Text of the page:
Meet Stuart Wells, Bird Alliance of Oregon’s New Executive Director

Bird Alliance of Oregon is thrilled to welcome our new executive director, Stuart Wells, to the Bird Alliance of Oregon flock. We wanted to start off his tenure by helping our community get to know Stuart, his background, and why he’s so passionate about protecting habitat and wildlife and connecting people with nature.

a photo of Stuart Wells standing in the sanctuary

What inspired you to dedicate your career to conservation?

Growing up in Indiana, I loved nature and wildlife. But in the early 1970s, I was not aware of wildlife conservation. I have always been mindful of the impact we humans have on the natural world. My small town of Logansport would often be shrouded in a gray cloud of coal dust created by the coal processing plant located in town. I wondered what the long-term impact on my health that breathing in the air would cause. I read Rachel Carson’s work Silent Spring, which ignited an environmental movement, led to the formation of the Environmental Protection Agency (EPA), and paved the way for other important pieces of environmental protection legislation such as the Clean Air Act of 1970, Clean Water Act of 1972, and the Endangered Species Act of 1973. These important ecological actions impacted me, and I developed a respect for the natural environment. However, it was not until I discovered Arizona’s diverse ecology that I began to appreciate the incredible beauty of the natural world and the importance of maintaining habitats and species biodiversity.

I embrace Aldo Leopold’s idea of a land ethic where relationships between people and the earth we live on are intertwined. As I began my career working in wildlife organizations, I focused on how to maintain and improve the habitats where species live. Throughout my career, wildlife and habitat conservation has been a guiding principle directly influencing my research and advocacy for maintaining species biodiversity. The more people know what is required for a species to survive, the less inclined they will be to condone actions that lead to their demise, which is why I am also a fierce advocate of developing community-based species education programs.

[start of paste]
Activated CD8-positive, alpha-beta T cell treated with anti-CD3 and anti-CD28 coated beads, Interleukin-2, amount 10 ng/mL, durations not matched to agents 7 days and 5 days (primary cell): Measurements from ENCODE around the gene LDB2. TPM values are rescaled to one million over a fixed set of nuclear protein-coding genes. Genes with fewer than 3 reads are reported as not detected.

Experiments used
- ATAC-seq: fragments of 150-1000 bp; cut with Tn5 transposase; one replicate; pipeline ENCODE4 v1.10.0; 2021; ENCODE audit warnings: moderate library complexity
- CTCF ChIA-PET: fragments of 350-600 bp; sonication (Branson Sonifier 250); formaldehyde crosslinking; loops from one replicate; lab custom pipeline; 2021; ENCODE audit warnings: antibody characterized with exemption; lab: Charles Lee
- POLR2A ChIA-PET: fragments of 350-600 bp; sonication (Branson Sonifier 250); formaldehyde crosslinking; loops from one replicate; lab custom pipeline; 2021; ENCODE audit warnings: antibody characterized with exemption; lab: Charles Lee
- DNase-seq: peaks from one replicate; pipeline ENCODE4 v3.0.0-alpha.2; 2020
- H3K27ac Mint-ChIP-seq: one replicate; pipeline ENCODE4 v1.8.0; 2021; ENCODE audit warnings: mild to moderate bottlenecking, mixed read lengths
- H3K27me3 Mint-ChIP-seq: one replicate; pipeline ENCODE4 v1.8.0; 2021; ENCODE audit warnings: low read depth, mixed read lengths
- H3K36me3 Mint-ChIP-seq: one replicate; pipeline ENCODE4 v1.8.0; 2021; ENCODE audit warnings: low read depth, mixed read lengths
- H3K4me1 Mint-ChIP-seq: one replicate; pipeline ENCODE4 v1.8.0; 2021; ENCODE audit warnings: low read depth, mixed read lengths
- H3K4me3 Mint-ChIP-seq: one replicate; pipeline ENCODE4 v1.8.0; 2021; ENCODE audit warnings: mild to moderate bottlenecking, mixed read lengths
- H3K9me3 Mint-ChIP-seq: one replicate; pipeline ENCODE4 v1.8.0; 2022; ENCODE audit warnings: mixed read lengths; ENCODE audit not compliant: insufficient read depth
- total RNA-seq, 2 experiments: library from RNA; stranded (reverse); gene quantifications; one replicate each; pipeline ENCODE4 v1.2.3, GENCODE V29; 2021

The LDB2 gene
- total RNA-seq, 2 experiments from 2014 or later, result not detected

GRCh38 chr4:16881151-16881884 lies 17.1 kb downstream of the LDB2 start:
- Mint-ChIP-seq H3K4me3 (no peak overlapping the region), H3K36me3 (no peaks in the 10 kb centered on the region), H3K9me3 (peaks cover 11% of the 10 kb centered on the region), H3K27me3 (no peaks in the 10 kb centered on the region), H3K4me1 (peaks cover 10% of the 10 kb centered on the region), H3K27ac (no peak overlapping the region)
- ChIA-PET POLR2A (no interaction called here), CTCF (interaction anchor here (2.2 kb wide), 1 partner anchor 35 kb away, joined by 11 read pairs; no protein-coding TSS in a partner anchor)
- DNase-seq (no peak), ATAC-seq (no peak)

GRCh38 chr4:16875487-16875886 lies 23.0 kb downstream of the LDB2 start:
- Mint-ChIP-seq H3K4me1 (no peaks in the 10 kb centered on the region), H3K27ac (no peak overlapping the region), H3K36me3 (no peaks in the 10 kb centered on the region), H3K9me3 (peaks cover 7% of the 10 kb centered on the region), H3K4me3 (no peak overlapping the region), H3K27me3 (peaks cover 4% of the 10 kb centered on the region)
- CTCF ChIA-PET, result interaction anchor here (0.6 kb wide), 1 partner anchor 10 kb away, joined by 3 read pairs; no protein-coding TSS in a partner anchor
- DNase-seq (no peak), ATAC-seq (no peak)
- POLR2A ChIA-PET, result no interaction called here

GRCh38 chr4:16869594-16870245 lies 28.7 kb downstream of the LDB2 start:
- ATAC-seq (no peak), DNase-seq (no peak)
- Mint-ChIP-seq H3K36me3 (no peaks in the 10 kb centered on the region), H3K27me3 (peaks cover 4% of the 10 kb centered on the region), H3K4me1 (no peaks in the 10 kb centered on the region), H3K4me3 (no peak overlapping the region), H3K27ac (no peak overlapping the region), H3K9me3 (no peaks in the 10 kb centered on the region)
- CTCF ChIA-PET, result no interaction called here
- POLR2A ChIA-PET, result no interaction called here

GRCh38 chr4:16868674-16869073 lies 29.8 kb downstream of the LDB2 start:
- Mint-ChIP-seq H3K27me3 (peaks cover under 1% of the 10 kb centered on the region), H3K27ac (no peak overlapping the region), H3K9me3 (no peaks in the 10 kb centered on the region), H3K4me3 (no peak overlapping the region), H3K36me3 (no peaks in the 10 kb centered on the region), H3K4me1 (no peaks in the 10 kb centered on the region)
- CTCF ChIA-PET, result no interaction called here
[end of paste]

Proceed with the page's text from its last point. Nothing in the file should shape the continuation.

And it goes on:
You have a deep history in recovering endangered species. Can you tell us about that work?

I have worked with many endangered species during positions I have held, beginning as an animal keeper and in subsequent roles as a biologist, supervisory biologist, director of animal husbandry, and director of conservation and science. A common denominator throughout these roles is my desire to seek ways to understand what these species need to survive in the wild. An underlying factor for most species threatened with extinction is human-caused impacts on their environment, overexploitation, or habitat destruction. Present-day humans are slow at adopting a land ethic. This allows for increased human impacts on species, their habitats, and the environment. For this reason, I am dedicated to finding ways to mitigate species losses, especially human-caused species declines, and to seek ways to inform people of the importance of understanding how we impact the world.